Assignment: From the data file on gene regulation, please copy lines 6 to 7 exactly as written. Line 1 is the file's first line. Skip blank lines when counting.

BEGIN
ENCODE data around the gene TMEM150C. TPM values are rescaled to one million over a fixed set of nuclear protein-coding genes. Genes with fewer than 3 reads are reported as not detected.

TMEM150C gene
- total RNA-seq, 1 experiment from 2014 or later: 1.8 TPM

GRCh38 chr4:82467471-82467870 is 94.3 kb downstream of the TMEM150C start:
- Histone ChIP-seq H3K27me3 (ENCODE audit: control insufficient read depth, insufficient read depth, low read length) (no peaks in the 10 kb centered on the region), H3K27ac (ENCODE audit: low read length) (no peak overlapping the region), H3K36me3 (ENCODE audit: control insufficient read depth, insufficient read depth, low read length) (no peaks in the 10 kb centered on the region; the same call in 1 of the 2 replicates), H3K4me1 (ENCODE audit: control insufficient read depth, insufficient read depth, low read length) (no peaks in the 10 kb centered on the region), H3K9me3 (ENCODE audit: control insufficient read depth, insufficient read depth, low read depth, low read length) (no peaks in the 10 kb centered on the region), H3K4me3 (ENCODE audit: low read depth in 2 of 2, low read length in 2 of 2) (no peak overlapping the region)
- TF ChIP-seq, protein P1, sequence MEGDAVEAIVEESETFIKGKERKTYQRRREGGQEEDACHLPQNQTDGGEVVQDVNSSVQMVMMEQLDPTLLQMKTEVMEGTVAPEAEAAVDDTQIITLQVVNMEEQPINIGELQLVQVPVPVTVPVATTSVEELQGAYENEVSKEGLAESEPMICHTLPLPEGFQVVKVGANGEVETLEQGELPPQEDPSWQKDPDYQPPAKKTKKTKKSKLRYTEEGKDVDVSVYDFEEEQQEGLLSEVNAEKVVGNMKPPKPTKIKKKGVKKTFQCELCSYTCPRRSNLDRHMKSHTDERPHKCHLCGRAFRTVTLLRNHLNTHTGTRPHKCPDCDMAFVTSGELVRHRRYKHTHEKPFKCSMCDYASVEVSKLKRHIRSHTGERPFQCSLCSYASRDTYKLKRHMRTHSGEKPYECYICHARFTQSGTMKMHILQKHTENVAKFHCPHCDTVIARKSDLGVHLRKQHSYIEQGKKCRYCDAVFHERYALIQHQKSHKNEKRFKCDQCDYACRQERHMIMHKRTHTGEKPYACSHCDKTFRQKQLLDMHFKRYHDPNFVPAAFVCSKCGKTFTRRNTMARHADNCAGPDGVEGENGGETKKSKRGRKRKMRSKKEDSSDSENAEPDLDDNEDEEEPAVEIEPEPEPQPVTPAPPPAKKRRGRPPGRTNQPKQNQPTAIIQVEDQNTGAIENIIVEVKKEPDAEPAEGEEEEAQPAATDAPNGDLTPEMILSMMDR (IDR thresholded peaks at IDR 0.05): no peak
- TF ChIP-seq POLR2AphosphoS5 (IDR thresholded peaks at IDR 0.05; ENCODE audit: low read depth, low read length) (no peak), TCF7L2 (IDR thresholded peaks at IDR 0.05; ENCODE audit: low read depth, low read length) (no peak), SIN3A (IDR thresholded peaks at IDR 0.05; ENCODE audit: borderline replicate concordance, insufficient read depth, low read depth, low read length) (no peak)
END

- TF ChIP-seq, protein P1, sequence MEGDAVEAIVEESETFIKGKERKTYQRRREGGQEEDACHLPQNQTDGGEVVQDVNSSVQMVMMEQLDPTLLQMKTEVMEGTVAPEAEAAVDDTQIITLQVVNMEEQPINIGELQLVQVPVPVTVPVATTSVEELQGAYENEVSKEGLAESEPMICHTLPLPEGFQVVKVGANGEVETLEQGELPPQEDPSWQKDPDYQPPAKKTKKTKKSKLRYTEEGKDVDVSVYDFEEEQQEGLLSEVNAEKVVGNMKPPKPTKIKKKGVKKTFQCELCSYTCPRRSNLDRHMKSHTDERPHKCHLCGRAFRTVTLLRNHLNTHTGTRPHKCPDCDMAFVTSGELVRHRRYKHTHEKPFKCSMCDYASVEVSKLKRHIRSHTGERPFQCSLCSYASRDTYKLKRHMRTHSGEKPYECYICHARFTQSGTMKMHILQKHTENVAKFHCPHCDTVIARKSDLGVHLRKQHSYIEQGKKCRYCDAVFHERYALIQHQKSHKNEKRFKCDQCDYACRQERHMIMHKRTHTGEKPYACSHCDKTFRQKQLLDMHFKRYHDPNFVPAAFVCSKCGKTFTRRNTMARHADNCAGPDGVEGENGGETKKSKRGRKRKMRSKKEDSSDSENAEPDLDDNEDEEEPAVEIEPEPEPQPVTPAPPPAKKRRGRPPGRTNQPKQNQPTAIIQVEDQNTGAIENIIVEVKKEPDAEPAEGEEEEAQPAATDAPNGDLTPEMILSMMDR (IDR thresholded peaks at IDR 0.05): no peak
- TF ChIP-seq POLR2AphosphoS5 (IDR thresholded peaks at IDR 0.05; ENCODE audit: low read depth, low read length) (no peak), TCF7L2 (IDR thresholded peaks at IDR 0.05; ENCODE audit: low read depth, low read length) (no peak), SIN3A (IDR thresholded peaks at IDR 0.05; ENCODE audit: borderline replicate concordance, insufficient read depth, low read depth, low read length) (no peak)